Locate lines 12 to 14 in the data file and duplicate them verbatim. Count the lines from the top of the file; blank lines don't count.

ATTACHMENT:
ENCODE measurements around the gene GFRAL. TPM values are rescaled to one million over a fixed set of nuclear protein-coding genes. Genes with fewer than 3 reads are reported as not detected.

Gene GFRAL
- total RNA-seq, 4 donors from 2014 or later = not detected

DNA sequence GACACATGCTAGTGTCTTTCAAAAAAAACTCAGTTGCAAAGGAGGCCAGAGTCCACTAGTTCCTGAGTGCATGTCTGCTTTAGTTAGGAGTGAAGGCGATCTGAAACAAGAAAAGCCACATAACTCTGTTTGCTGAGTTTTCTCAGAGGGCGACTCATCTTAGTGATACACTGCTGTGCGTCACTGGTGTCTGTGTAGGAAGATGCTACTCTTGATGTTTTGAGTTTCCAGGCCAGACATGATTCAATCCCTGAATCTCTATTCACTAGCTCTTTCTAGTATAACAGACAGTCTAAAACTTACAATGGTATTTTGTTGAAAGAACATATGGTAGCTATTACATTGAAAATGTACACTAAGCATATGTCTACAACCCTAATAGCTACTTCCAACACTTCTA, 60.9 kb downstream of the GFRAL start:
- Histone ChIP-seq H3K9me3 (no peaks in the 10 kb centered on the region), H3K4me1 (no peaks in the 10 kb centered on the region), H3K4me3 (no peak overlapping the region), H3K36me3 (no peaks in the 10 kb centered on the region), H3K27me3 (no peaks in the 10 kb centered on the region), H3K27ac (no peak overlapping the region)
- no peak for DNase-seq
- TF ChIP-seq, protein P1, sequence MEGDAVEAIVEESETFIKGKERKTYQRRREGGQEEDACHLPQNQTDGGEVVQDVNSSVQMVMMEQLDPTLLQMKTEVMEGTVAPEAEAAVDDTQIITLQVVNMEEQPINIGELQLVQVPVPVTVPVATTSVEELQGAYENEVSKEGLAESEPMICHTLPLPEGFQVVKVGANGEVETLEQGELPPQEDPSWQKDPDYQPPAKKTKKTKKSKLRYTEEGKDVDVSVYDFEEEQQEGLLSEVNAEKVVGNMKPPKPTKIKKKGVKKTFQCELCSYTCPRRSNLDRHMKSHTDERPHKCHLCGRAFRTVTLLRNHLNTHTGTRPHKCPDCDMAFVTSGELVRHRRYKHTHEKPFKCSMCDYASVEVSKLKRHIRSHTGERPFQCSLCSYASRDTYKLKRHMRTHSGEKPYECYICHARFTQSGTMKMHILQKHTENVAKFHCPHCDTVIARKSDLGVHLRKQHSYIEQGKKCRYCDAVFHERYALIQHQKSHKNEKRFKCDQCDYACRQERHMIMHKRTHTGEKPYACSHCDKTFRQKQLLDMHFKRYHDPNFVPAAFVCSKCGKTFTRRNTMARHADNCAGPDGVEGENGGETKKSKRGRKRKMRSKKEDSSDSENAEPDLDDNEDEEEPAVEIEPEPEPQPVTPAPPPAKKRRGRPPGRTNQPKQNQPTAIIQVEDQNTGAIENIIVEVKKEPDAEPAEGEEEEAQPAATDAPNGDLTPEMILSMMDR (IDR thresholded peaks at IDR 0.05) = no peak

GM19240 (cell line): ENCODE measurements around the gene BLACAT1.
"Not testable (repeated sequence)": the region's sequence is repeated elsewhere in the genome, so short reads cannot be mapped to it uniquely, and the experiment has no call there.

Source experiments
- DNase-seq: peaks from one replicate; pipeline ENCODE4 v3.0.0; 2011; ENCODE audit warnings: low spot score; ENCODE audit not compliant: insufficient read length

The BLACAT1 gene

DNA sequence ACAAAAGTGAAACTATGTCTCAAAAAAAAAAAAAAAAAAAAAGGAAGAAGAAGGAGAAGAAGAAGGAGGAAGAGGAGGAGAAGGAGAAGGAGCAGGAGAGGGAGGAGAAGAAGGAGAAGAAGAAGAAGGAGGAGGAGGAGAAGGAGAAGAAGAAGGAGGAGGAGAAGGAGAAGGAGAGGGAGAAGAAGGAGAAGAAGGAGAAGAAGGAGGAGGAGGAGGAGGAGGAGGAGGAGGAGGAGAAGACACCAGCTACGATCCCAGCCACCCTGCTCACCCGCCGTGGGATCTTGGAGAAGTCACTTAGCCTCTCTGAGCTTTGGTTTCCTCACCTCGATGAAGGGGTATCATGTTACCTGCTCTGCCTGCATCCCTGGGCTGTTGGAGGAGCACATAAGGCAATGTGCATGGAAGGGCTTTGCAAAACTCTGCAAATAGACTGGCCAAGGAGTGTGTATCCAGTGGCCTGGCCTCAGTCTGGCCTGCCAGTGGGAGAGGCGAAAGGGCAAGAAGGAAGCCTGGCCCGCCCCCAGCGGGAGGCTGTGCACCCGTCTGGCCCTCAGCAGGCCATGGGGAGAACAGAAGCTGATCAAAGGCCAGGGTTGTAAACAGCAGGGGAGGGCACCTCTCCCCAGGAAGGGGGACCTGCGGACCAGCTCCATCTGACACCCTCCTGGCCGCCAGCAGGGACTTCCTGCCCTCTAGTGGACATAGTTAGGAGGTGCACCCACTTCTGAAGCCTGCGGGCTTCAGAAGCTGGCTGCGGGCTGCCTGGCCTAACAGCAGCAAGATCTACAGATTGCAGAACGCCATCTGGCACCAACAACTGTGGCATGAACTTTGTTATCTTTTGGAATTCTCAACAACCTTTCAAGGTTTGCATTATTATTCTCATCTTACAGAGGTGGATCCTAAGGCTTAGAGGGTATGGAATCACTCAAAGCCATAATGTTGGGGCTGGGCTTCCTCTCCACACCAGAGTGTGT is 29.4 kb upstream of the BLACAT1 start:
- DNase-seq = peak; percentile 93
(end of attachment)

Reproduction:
The BLACAT1 gene

DNA sequence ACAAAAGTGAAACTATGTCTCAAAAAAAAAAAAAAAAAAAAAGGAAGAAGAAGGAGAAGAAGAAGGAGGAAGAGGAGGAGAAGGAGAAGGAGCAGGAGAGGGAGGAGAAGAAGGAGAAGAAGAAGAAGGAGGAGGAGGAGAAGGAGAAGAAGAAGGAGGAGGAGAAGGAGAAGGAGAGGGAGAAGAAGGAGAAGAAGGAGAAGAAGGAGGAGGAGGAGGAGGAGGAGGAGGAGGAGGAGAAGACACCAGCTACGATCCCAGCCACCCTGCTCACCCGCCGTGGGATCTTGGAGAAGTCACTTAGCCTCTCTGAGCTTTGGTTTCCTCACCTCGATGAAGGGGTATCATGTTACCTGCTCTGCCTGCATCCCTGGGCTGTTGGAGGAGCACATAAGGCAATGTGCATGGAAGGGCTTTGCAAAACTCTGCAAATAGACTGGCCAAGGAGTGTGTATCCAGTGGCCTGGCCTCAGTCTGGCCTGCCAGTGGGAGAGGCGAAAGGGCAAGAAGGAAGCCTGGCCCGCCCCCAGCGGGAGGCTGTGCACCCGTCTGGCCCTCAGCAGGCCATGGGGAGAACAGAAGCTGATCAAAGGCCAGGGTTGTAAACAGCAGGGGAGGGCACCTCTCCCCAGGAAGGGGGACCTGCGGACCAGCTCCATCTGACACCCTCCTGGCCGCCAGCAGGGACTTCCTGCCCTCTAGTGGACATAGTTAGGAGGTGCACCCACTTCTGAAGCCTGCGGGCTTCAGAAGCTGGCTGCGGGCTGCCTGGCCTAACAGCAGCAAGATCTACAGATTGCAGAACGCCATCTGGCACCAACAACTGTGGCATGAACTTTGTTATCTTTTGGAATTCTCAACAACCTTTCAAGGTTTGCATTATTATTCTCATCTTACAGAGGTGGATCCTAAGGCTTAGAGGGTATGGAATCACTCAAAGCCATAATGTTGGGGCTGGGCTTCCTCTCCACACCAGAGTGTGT is 29.4 kb upstream of the BLACAT1 start:
- DNase-seq = peak; percentile 93